|Herrick, Jeffrey - Jeff|
Submitted to: Renewable Agriculture and Food Systems
Publication Type: Peer Reviewed Journal
Publication Acceptance Date: 2/6/2010
Publication Date: 6/1/2010
Publication URL: http://handle.net/10113/45094
Citation: Ayarza, M., Huber-Sannwald, E., Herrick, J.E., Reynolds, J.F., Garcia-Barrios, L., Welchez, L.A., Lentes, P., Pavon, J., Morales, J. 2010. Changing human-ecological relationships and drivers using the Quesungual agroforestry system in western Honduras. Renewable Agriculture and Food System. 25:219-227. Interpretive Summary: The Quesungual Agroforestry System is an innovative, locally developed, land use management system that is used in steeplands of Honduras. This paper describes the results of an analysis of the past, current and future sustainability of this system, and its potential application in other parts of the world. The analysis was guided by the Drylands Development Paradigm. The analysis concludes that the system has been successful in the past, but future challenges, including many that are driven by globalization, may reduce its sustainability. It also concludes The primary elements of the QSMAS – replacement of forest clearing, burning and tillage with thinning, pruning and direct planting – could be adopted and adapted in many parts of the world.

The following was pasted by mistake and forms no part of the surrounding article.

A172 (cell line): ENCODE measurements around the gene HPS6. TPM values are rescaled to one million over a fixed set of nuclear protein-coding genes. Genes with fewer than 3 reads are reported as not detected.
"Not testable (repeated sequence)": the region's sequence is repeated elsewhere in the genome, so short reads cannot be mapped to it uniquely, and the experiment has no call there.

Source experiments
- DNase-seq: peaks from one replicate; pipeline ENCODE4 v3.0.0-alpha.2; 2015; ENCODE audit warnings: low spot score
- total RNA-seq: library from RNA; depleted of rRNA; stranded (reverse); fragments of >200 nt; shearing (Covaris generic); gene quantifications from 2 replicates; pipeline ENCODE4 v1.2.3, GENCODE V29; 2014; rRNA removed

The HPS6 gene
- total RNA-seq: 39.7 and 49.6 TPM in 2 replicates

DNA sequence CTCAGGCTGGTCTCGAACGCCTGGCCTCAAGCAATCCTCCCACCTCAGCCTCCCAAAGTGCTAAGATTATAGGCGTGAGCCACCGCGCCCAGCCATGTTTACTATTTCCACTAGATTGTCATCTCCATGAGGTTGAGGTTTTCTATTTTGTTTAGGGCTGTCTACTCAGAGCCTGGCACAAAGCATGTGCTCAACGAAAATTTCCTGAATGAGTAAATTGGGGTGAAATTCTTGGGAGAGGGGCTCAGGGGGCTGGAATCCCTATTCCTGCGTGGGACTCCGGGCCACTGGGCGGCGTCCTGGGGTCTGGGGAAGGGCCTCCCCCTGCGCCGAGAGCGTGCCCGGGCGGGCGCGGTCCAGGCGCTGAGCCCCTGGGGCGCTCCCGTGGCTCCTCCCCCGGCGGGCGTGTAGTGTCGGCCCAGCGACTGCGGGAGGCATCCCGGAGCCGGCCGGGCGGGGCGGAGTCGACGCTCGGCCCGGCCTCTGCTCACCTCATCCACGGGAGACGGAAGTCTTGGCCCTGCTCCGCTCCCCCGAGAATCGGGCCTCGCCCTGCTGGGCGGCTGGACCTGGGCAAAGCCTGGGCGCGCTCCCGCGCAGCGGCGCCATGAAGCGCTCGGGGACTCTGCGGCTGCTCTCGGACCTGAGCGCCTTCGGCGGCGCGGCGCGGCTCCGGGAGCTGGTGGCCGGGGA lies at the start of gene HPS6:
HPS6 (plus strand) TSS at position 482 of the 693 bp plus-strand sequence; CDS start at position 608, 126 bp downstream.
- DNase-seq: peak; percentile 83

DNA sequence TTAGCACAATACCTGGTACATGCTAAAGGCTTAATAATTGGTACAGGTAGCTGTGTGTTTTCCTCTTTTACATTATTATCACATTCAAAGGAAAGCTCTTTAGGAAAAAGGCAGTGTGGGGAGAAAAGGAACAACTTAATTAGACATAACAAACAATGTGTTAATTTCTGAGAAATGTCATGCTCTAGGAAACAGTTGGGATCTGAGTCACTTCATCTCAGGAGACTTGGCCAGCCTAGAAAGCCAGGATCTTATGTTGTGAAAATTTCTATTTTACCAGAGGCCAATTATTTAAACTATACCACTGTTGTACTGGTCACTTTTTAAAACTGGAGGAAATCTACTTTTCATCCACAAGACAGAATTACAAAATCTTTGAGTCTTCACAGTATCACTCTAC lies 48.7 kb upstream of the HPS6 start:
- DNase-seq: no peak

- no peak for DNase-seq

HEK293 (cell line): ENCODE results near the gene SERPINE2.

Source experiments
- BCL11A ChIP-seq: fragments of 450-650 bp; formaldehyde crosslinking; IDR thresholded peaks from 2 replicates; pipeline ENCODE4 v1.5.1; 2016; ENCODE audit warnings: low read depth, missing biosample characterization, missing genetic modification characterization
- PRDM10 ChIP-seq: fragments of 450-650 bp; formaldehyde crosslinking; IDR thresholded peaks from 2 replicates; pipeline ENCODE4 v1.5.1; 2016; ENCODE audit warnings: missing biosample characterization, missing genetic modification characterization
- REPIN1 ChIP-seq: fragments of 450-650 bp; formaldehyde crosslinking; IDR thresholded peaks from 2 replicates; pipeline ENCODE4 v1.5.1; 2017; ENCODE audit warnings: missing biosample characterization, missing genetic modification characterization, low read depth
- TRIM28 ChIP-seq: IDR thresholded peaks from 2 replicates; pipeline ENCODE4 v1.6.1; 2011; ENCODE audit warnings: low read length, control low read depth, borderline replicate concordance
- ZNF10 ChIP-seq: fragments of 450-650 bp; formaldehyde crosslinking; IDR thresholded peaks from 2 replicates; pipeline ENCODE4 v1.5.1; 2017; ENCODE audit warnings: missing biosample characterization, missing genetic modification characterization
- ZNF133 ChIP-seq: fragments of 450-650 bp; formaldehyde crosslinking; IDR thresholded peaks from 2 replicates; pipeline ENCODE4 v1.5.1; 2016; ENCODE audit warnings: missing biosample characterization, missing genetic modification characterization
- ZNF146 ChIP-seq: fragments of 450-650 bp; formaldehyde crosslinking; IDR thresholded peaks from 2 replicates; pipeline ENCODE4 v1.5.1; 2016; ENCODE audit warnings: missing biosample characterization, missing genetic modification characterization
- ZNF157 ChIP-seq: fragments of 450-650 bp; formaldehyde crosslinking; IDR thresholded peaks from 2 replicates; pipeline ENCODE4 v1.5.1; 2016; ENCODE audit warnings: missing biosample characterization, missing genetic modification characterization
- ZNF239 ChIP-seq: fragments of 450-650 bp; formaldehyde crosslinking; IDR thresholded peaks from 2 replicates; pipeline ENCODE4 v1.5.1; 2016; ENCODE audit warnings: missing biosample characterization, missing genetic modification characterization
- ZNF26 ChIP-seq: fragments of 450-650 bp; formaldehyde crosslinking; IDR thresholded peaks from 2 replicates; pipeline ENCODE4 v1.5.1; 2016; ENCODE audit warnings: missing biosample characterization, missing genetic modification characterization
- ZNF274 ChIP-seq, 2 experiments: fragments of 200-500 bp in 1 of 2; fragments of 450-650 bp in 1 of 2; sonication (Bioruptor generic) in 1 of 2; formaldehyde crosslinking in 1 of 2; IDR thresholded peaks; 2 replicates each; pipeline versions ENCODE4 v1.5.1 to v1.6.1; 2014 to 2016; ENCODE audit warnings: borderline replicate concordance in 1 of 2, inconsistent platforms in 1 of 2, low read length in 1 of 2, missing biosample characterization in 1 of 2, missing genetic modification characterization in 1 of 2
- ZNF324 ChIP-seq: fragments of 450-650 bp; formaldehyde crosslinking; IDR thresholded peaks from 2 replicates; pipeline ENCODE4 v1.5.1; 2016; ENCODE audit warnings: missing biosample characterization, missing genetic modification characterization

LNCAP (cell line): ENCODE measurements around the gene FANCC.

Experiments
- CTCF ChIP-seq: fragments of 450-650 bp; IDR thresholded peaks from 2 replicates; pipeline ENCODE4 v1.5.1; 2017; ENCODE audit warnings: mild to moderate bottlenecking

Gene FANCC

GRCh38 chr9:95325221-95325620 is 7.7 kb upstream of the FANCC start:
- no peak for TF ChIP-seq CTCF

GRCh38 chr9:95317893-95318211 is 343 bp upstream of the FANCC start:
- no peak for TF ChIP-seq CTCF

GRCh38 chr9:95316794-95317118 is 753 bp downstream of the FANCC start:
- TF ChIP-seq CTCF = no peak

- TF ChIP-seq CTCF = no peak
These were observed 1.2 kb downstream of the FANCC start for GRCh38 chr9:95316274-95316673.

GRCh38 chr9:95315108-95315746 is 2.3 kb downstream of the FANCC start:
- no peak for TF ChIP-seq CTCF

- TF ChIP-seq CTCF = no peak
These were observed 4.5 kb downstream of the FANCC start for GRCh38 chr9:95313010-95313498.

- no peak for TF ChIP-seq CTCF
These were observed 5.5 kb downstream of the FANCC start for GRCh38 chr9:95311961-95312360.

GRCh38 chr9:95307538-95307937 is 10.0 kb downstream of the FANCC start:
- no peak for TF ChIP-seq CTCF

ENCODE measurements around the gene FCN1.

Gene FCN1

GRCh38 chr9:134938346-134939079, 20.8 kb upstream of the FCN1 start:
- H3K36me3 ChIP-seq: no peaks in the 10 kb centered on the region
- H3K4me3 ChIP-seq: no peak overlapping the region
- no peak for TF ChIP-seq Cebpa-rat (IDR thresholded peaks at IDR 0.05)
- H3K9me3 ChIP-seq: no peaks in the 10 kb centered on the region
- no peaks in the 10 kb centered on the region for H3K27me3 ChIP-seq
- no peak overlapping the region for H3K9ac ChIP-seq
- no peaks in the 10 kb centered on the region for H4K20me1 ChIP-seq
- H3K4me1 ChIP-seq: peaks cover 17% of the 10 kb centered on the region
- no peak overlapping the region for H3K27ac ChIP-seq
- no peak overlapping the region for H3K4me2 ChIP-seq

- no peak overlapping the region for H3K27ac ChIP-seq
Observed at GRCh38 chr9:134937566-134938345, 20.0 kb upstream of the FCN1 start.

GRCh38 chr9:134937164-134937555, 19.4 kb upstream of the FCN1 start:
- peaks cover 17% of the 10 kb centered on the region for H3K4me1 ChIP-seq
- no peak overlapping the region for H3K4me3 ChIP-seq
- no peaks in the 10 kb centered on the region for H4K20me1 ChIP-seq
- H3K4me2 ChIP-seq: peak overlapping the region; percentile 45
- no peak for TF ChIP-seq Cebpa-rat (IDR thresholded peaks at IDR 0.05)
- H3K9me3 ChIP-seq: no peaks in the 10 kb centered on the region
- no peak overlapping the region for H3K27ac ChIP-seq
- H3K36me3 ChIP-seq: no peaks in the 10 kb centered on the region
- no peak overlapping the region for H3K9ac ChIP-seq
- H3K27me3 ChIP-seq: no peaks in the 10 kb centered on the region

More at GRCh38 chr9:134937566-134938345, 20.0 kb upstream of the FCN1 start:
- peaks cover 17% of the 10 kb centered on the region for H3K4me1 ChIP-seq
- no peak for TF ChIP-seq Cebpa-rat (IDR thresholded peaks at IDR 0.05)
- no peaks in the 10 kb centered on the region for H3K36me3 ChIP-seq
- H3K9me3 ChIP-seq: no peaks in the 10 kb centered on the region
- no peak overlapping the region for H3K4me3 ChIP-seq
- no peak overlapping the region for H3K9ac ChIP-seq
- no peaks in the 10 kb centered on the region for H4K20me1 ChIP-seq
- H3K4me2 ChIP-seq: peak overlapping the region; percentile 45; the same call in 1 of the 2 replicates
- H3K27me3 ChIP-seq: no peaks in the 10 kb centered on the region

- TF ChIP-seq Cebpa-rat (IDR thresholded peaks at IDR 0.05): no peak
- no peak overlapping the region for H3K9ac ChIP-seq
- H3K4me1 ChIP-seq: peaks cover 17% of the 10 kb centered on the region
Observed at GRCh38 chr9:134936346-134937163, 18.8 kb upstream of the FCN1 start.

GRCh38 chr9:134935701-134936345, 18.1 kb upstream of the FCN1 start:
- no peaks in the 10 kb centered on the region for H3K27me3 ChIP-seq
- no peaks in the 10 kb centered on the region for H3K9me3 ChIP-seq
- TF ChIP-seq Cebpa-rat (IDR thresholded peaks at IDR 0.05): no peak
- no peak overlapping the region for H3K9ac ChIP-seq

Technical Abstract: The development of sustainable agricultural production systems in the tropics is challenging in part because the local and external conditions that affect sustainability are constantly in flux. The Quesungual Agroforestry System (QSMAS) was developed in response to these changing conditions. The history and potential future of the QSMAS provide an opportunity to consider the factors that are affecting small-scale agricultural production systems on marginal lands throughout the world. In this paper we report the results of an analysis of the sustainability of the QSMAS using the five principles of the Drylands Development Paradigm (DDP) for three periods: pre-QSMAS, QSMAS adoption and the future. The analysis from the first two periods provides lessons that can be extended to other regions. The system must continue to evolve, however, if the long-term benefits of the system are to be conserved. Finally, we concluded that while the DDP was a useful framework for systematically identifying the critical drivers and processes that determine the sustainability of QSMAS, it is ultimately no more able to predict the future than the collective knowledge of those who choose to apply it. It can, however, facilitate the integration and application of this knowledge.